WellBeing and Perfomance Agenda
WellBeing and Perfomance Agenda - Background
What is the problem?
We know that the problem facing many organisations is a general lack of energy amongst the workforce, depriving the organisation of potential high level performance and success.
We know that people coming to work in body but not in mind is now the majority of the workforce in some organisations.
We know that productivity in the UK is generally flat and has been for almost a decade, and that no amount of financial encouragement has made much difference.
We know that individual confidence in some national institutions has disappeared, such as the banks, politicians, church, police and the NHS. We know this makes people unsettled and more inward looking.
We know all this costs a fortune, and isn’t in the interests of anyone, any organisation or any Government.
What impedes organisational success?
The biggest impediment to organisational success is leaders and managers having a low expectation of what is possible. They devote themselves to leading and managing projects in the vain hope that these will energise the workforce and restore it to a high performing machine. Many of these projects are about achieving arbitrary and unrealistic targets, often perceived as proxies for performance.
Instead, what has been happening is that leaders and managers have ‘allowed’, by default, events and behaviours to occur that impede high level performance.
These events and behaviours do not occur by chance; they occur because the culture, leadership and management of the organisation ‘allow’ them to happen. They happen because little or no action is taken to prevent them from occurring in the first place.
A toxic ingredient in the mix is fear. Many people are fearful of the repercussions of saying or taking action that might encourage people to behave better and prevent adverse events from happening in the first place. Why fear causes such under performance is hard to understand, as experiencing fear is not in the interests of anyone, other than those seeking to maintain ‘power’ over others.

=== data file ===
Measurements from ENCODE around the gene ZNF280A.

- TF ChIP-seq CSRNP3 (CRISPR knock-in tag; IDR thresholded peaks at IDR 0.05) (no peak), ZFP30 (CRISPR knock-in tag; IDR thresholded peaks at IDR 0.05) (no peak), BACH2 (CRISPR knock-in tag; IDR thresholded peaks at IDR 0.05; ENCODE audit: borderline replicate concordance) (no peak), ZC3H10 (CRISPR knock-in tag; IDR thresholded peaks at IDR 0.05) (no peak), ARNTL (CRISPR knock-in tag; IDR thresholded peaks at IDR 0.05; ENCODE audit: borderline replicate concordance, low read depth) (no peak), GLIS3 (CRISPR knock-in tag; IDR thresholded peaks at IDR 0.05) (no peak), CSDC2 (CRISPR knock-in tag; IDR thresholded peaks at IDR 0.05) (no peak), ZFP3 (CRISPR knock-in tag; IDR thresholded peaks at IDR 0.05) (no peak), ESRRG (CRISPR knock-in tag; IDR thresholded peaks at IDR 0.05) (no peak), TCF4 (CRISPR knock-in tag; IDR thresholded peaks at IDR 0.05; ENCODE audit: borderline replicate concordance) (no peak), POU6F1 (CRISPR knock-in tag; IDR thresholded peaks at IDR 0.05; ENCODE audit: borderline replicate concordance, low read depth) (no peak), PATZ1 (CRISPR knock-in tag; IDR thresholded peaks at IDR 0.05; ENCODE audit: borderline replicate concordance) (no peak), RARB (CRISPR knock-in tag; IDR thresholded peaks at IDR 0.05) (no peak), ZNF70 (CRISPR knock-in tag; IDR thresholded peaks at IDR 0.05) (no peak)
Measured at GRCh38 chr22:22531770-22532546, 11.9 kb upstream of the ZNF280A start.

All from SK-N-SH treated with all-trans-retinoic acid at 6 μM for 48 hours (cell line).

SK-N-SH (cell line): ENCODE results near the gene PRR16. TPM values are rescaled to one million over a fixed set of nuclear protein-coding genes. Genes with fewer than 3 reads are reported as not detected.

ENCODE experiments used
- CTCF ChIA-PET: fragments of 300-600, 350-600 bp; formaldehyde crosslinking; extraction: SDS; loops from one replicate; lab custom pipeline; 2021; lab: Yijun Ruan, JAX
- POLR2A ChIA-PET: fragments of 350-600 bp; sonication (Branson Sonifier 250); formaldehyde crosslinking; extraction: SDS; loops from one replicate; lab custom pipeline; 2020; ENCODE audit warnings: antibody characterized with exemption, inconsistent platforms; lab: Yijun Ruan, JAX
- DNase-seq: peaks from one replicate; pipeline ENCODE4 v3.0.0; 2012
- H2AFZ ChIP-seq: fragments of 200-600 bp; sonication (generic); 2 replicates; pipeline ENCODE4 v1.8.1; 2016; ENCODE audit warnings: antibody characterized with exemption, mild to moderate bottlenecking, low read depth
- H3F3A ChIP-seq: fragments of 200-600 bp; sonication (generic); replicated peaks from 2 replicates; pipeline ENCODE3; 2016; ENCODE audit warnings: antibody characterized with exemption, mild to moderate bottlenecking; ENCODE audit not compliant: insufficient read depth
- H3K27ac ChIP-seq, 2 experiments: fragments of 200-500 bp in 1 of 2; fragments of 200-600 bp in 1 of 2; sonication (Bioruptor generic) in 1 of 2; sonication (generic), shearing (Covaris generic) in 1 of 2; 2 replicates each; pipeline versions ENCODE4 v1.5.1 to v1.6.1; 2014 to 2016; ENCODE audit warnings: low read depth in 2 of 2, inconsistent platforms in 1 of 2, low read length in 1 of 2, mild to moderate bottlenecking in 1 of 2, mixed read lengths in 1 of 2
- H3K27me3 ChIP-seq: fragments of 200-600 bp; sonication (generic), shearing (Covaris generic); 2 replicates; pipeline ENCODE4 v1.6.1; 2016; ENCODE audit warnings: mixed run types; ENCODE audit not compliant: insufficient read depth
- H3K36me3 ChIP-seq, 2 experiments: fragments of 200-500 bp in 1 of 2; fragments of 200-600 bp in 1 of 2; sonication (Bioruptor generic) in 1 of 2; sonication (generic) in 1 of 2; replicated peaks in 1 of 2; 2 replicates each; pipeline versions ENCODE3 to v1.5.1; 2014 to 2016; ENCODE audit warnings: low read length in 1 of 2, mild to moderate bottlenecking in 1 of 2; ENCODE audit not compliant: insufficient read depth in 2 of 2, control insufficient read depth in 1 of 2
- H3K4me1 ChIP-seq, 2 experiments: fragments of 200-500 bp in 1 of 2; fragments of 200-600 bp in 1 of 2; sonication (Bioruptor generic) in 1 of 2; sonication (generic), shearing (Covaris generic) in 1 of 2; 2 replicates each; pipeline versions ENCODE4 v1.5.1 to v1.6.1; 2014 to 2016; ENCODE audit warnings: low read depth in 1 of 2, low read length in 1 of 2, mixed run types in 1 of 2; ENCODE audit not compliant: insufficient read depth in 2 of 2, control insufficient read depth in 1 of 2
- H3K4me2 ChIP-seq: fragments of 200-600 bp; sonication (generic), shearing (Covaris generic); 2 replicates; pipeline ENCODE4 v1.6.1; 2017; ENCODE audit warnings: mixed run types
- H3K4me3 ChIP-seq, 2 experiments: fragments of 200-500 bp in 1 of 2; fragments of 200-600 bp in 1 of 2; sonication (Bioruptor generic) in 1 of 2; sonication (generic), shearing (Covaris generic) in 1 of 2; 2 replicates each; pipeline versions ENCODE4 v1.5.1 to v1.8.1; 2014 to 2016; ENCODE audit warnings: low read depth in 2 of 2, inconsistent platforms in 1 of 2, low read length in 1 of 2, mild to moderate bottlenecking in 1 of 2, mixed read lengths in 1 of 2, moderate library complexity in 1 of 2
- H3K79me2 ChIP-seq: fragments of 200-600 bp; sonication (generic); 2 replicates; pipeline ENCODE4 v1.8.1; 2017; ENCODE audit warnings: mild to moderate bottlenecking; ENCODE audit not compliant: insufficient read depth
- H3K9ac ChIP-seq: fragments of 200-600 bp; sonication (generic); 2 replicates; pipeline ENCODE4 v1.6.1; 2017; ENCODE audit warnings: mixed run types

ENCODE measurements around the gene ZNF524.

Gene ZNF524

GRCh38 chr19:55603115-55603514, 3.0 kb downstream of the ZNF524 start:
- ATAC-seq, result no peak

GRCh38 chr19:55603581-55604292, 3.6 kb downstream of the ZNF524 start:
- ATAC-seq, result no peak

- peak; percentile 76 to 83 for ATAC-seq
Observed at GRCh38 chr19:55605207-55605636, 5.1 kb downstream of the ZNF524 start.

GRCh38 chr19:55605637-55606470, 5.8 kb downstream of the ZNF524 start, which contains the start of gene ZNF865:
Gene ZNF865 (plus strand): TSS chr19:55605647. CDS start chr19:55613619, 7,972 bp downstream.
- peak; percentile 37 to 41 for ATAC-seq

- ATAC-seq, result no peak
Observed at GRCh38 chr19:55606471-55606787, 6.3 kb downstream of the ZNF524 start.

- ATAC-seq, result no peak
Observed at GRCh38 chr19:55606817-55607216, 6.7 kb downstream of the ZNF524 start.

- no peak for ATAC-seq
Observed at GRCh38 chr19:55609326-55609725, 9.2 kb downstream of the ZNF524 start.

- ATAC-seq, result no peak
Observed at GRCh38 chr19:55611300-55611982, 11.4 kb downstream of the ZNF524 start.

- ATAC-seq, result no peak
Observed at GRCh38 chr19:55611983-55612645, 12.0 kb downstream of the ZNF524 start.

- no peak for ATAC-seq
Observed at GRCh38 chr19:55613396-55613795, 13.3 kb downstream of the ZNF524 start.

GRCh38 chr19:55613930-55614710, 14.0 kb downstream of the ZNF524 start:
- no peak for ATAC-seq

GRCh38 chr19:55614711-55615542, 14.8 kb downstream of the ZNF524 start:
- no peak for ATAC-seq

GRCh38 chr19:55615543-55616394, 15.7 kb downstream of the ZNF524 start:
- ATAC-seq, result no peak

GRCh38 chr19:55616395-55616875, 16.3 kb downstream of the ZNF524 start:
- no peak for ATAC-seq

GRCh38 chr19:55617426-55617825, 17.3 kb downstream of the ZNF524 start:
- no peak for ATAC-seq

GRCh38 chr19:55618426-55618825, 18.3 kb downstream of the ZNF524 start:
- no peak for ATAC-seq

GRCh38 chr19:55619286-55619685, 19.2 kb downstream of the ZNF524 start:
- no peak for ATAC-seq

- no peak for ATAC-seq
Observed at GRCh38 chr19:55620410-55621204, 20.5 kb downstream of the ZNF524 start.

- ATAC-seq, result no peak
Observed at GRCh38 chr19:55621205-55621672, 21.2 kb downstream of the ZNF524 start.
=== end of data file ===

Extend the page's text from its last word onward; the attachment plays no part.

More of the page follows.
Many are fearful for their jobs, their reputation, or how others may think of them. They may be fearful of the reaction they may get to something they say, which, in turn, may make them isolated, or worse, acquire an identity that forever portrays them as someone they would prefer not to be.
The Psychological Contract
The Psychological Contract is an implicit set of expectations that employees expect to be delivered by their employers. When these are not delivered, the intensity of engagement the employee has with the employer (and, therefore, the work to be performed) becomes diluted to the point of dis-engagement.
We expect banks to be helpful, politicians to solve difficult problems, behave logically and treat everyone fairly, the church to represent basic ethical values and be the bedrock of good behaviour, the police to be honest and help us when trouble occurs, and the NHS to be always there, with a friendly face when we are at our most vulnerable. When these implicit expectations are not delivered we turn inwards and fend for ourselves. The Psychological Contact is fractured.
It is the same in the workplace. We turn inwards and fend for ourselves when the workplace doesn’t deliver what we expect it to deliver. We conserve our energy to ensure our own survival, and don’t expend it on helping the organisation become more successful. The idea that a more successful organisation will help individual survival doesn’t penetrate the consciousness when individuals feel their own survival is threatened. The risk of relying on others becomes too great.
Changing attitude; changing the workplace – making it a fabulous and high performing place to work
Everyone is driven by their self-interest. Discovering what this is forms part of the task for leaders and managers. In general, many, if not most, people have the self-interest to remain psychologically healthy and in mental control. Mental control means having a clear head to think and act. Without mental control the ability to take decisions about survival becomes difficult. Survival is the ultimate self-interest.
On this basis, individuals want to feel psychologically well.